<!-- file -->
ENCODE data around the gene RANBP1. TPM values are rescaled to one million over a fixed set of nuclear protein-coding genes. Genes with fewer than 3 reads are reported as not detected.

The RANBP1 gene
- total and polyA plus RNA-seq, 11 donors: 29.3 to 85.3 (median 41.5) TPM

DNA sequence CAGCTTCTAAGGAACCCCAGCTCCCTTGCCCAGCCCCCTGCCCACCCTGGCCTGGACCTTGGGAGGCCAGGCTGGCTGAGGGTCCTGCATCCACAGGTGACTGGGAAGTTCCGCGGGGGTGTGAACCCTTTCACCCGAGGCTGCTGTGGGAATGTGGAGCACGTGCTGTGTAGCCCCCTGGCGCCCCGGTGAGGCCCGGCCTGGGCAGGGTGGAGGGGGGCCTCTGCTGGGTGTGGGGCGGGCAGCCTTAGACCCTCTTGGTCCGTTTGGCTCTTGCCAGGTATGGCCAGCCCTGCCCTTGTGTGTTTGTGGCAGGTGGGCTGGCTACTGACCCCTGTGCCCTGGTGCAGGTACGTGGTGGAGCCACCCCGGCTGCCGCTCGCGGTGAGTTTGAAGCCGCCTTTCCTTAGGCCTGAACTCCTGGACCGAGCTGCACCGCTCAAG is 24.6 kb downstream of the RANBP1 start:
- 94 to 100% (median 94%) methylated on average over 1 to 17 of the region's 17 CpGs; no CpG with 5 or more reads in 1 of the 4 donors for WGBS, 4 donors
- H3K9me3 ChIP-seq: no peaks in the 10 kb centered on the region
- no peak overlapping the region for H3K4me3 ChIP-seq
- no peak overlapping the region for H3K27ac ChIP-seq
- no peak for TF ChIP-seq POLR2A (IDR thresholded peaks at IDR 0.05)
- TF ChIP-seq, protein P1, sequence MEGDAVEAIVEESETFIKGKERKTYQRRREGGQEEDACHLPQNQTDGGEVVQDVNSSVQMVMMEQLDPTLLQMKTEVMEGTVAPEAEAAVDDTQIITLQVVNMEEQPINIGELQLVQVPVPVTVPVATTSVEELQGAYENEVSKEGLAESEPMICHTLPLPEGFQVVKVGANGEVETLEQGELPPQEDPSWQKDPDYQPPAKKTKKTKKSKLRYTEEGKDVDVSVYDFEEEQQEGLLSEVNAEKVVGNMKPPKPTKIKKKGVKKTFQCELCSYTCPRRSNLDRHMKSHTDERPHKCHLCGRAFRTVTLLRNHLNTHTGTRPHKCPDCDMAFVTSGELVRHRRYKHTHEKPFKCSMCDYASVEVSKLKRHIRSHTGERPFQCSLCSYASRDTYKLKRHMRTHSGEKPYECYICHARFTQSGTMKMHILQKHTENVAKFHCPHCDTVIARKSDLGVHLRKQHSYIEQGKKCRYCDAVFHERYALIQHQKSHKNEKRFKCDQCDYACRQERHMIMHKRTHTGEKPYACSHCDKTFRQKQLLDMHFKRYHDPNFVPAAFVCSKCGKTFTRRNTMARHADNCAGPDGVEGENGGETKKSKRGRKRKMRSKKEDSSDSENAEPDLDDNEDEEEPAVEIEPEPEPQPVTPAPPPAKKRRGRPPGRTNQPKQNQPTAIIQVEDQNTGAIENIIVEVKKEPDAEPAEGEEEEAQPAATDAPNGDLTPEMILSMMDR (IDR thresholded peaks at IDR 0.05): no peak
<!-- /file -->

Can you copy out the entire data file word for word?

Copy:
ENCODE data around the gene RANBP1. TPM values are rescaled to one million over a fixed set of nuclear protein-coding genes. Genes with fewer than 3 reads are reported as not detected.

The RANBP1 gene
- total and polyA plus RNA-seq, 11 donors: 29.3 to 85.3 (median 41.5) TPM

DNA sequence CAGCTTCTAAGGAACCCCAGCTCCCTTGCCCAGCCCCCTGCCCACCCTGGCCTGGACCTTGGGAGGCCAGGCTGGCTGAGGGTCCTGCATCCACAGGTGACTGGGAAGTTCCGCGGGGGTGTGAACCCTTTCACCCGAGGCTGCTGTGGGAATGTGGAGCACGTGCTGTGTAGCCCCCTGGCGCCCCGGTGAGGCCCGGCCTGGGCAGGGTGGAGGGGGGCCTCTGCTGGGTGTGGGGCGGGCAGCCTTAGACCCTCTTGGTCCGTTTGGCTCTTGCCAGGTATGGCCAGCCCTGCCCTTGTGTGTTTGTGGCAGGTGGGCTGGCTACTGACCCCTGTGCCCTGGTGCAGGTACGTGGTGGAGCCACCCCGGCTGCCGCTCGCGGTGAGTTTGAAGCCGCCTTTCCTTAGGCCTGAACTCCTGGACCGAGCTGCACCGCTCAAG is 24.6 kb downstream of the RANBP1 start:
- 94 to 100% (median 94%) methylated on average over 1 to 17 of the region's 17 CpGs; no CpG with 5 or more reads in 1 of the 4 donors for WGBS, 4 donors
- H3K9me3 ChIP-seq: no peaks in the 10 kb centered on the region
- no peak overlapping the region for H3K4me3 ChIP-seq
- no peak overlapping the region for H3K27ac ChIP-seq
- no peak for TF ChIP-seq POLR2A (IDR thresholded peaks at IDR 0.05)
- TF ChIP-seq, protein P1, sequence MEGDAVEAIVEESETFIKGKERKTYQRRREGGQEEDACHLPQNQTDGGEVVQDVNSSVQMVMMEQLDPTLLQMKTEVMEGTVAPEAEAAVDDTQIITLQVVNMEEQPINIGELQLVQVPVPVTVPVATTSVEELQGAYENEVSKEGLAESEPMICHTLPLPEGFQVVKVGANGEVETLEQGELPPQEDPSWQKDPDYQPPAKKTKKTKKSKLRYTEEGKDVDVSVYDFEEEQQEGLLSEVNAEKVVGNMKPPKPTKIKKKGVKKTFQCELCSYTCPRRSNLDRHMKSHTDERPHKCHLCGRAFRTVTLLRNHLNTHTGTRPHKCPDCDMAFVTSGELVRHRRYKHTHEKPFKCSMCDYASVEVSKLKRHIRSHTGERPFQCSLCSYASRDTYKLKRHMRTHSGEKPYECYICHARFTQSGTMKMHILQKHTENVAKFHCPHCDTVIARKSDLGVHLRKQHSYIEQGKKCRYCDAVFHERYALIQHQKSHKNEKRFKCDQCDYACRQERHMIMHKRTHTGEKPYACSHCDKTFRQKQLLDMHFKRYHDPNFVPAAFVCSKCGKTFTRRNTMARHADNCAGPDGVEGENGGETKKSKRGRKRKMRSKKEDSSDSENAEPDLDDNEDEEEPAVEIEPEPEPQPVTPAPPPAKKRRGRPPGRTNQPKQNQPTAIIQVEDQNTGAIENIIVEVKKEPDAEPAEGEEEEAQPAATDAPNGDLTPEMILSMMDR (IDR thresholded peaks at IDR 0.05): no peak